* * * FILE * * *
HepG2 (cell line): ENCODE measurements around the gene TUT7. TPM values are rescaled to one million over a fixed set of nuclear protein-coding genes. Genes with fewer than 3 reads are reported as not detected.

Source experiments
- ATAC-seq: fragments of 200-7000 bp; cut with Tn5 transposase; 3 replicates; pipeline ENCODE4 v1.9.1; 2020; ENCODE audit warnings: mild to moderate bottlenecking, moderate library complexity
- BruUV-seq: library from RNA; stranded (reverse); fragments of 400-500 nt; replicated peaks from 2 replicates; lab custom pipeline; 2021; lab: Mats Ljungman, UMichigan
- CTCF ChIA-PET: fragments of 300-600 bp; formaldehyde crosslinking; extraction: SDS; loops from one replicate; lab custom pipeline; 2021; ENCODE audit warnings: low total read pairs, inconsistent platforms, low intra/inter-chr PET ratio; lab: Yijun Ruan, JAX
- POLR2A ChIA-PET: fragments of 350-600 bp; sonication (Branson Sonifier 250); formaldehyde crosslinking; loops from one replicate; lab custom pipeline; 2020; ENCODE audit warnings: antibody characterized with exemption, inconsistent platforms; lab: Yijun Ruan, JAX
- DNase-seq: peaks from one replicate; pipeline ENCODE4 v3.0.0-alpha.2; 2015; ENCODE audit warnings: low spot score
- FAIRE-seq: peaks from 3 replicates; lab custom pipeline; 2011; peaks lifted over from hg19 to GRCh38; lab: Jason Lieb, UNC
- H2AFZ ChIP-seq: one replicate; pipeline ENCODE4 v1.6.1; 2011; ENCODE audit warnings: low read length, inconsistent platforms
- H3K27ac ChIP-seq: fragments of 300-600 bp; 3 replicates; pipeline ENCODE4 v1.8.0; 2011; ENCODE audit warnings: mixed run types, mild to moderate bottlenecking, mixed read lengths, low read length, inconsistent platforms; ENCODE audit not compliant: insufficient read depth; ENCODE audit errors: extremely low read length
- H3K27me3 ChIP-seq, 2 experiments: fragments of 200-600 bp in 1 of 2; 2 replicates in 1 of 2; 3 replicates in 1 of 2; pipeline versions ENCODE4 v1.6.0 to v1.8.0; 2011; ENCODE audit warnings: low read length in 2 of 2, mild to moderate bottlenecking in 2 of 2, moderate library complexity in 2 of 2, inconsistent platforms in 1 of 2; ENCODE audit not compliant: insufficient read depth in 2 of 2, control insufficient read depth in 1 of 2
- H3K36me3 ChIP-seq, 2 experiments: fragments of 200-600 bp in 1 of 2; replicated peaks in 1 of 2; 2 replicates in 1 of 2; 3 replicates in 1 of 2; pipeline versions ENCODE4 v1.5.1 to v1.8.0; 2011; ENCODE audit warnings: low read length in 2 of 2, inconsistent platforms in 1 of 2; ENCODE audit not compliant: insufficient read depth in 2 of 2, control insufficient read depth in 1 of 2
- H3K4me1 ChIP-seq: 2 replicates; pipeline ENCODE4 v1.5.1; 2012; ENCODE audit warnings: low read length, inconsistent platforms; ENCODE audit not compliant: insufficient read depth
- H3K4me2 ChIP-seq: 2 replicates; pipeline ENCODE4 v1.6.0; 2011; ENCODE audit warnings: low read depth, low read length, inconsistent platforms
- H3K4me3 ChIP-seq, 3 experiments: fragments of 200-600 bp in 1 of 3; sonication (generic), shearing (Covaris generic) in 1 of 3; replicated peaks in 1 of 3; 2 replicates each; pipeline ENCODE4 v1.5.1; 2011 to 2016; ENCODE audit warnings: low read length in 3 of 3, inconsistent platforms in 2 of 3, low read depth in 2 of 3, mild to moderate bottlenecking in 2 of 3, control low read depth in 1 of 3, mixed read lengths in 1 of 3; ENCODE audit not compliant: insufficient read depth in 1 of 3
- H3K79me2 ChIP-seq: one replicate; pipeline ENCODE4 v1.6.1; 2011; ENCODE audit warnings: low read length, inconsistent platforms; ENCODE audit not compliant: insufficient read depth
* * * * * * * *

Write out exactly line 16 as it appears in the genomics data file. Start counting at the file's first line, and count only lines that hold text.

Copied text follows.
- H3K79me2 ChIP-seq: one replicate; pipeline ENCODE4 v1.6.1; 2011; ENCODE audit warnings: low read length, inconsistent platforms; ENCODE audit not compliant: insufficient read depth